Bringing crude oil from Canada into the US has its pros and cons
After months of anticipation, the results of the 2014 congressional midterm elections are in, and they give Republicans ample cause to celebrate. Republican control of both houses is indeed promising for the GOP, since key lawmakers such as Senator Mitch McConnell of Kentucky can use their newly minted leadership positions to take action on important issues. Many people fear, however, that gridlock will persist.
One such instance is the congressional approval necessary for the Keystone XL pipeline project. The TransCanada oil pipeline, which President Obama originally rejected in January 2012, met its death in Congress once again this past November. The bipartisan effort spearheaded by Democratic Senator Mary Landrieu of Louisiana fell one vote short of passage. According to CNN, McConnell indicated that congressional approval for the project would be a priority in the new Congress this coming January.
Built by TransCanada Corporation,the pipeline is an underground transcontinental conduit for carrying crude oil from Canada to refineries in the United States. The disputed portion, Phase IV, begins in Alberta, Canada. It then crosses into Montana and runs through South Dakota and Nebraska, covering around 875 miles on the American side of the border. When completed, it will carry up to 830,000 barrels—or nearly 35 million gallons of oil—per day. Another segment of the pipeline, running through Oklahoma to Texas, is already completed. Since this section falls entirely within the United States, it did not require congressional approval.
There are many persuasive arguments in favor of approving Phase IV of the pipeline. First, the pipeline benefits the United States economy. According to the State Department, which was tasked with analyzing the pipeline’s effect, construction of the pipeline will create nearly 42,000 jobs. Second, it promotes American national security. Proponents argue that it is better to obtain oil from Canada than from less friendly countries.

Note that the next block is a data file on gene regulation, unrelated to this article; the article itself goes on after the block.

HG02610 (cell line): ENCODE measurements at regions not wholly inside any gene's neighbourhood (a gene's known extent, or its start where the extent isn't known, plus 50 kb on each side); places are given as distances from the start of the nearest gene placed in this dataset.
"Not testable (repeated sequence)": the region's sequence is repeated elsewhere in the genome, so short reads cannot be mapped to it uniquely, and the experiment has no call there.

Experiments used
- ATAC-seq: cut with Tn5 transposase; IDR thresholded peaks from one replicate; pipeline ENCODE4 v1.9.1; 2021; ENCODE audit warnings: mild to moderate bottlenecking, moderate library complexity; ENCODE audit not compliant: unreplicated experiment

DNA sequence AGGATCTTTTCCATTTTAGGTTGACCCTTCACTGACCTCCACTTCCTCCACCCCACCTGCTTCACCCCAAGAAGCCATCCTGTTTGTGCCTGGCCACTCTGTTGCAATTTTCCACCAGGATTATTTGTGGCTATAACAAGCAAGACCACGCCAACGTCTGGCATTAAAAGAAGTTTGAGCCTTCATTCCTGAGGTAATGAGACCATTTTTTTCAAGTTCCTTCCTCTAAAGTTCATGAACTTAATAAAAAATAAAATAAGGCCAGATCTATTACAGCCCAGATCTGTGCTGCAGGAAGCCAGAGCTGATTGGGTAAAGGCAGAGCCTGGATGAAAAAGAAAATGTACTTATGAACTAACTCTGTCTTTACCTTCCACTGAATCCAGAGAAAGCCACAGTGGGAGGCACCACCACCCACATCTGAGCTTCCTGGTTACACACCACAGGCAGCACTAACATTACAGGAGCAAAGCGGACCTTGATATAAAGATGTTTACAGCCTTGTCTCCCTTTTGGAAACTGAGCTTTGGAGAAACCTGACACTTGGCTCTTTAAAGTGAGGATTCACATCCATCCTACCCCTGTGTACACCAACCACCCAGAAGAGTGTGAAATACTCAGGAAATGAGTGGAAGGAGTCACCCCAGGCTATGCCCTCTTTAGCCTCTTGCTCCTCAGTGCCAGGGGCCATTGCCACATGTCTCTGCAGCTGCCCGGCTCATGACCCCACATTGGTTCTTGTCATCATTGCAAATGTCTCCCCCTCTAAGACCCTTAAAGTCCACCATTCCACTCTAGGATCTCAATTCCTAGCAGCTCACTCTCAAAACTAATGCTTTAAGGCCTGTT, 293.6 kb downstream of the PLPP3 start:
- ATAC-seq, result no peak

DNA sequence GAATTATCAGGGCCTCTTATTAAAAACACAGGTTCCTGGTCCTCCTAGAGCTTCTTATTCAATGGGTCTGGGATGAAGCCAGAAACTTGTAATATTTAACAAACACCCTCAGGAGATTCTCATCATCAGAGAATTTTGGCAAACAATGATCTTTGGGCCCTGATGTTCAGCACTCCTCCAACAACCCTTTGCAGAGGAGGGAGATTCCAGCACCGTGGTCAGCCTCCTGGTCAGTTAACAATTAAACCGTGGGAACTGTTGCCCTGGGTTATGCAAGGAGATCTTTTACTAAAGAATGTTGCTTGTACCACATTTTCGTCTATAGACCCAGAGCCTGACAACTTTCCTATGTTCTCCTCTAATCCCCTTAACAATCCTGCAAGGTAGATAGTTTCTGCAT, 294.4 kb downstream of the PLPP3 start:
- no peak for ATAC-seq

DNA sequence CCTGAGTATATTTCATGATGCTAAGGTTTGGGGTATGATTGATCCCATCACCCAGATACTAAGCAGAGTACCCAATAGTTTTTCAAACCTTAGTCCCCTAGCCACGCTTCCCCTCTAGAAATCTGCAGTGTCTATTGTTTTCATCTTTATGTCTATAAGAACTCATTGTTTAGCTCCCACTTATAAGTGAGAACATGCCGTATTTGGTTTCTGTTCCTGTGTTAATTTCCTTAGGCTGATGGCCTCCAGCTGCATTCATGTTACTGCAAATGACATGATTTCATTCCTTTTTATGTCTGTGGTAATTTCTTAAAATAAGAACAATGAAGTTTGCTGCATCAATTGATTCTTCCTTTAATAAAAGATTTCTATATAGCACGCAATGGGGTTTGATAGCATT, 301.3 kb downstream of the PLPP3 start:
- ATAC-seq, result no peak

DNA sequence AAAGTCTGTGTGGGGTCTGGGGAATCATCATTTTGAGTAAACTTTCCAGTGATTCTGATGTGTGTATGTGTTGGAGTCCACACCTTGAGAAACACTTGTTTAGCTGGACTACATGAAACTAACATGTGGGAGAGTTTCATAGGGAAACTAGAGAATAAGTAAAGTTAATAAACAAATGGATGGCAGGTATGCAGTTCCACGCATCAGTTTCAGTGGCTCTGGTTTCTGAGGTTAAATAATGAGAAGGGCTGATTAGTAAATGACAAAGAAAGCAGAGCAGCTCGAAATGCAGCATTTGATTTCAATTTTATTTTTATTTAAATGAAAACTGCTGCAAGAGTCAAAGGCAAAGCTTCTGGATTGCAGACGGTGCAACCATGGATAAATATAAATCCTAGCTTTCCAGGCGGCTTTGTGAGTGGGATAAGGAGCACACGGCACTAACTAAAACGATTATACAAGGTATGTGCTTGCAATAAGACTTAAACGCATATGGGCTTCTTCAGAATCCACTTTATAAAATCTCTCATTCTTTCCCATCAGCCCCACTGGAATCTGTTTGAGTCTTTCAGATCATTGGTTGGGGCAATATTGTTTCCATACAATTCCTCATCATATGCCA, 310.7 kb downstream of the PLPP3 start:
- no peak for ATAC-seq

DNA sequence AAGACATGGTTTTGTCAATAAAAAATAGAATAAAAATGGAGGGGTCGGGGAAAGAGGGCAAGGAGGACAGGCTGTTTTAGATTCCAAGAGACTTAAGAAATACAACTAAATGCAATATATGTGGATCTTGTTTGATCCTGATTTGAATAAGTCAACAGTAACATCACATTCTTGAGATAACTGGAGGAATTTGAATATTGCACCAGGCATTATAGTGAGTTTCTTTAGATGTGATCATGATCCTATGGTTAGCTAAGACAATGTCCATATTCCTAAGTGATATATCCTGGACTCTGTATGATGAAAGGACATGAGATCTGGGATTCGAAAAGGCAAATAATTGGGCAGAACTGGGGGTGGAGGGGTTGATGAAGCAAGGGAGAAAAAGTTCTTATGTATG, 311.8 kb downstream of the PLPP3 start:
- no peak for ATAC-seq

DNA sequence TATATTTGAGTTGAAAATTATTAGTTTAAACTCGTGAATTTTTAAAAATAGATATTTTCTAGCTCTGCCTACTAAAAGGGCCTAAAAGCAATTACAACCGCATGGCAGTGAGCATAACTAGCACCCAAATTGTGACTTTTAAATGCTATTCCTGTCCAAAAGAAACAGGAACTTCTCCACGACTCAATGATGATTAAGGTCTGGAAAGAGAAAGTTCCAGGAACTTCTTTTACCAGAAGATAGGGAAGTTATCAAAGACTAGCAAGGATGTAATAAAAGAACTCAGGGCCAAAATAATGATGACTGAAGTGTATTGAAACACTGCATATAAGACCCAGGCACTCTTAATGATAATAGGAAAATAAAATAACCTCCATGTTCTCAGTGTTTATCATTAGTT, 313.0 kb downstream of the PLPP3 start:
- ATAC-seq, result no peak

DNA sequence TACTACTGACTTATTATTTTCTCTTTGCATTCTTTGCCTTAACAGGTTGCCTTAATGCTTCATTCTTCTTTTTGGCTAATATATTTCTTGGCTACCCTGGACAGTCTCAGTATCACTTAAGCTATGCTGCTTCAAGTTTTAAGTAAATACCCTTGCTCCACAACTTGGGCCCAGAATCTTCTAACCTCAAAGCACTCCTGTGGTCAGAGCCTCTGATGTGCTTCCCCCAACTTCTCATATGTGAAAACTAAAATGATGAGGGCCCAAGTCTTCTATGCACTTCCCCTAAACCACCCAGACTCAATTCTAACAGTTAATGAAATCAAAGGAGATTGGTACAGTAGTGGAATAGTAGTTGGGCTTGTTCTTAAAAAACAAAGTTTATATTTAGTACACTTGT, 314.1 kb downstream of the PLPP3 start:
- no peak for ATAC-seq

Moreover, if the pipeline is not approved because of environmental concerns, it is unlikely to make a material difference in the amount of crude oil Canada produces. Pipelines are already in place to ship the oil to China and other Asian markets via the Pacific Coast. The oil is also commonly transported to American refineries by rail. However, this is risky, as rail transport of oil has resulted in serious accidents. In Quebec, in one such incident, an unattended tanker train derailed and rolled downhill. The accident started a blaze that killed 47 people, demolished 40 buildings, and wasted approximately 1.5 million gallons of crude oil.
Despite these concerns, there are also many persuasive arguments on the opposing side of the debate. While rail transport is dangerous, pipelines carry their own risks. The Department of Transportation’s Pipeline and Hazardous Materials Safety Administration estimates that pipeline accidents have resulted in 4.1 million gallons of spilled petroleum and $263 million in property damage every year over the last decade.
Environmental arguments are also popular. The Canadian crude oil that would be transported in the pipeline, called bitumen, burns no differently than any other kind when it is used in cars, but requires greater energy to extract and refine, making its net emissions greater.
Debra Javeline, Professor of Political Science, explained to the Rover, “Spills, leaks, and other environmental damage are already problematic and costly, and any community that is unfortunate enough to be forced to accept the pipeline has or will have greater exposure to soil and water contamination and other public health threats, again without most of the promised economic benefits.”
Speculation about the behavior of the new Congress must occur in the context of a proper understanding of gridlock in general.
“Gridlock in American politics is not the result of a hyper-polarized electorate or an unusual political happenstance. It is an intended product of our constitutional design,” Matthew Hall, Assistant Professor of Political Science, told the Rover. “The framers created a system of government with numerous veto points that requires huge supermajorities to enact significant change. Such a system entrenches the status quo.”
Katelyn Doering is a senior political science major and philosophy, politics and economics minor. Contact her at firstname.lastname@example.org.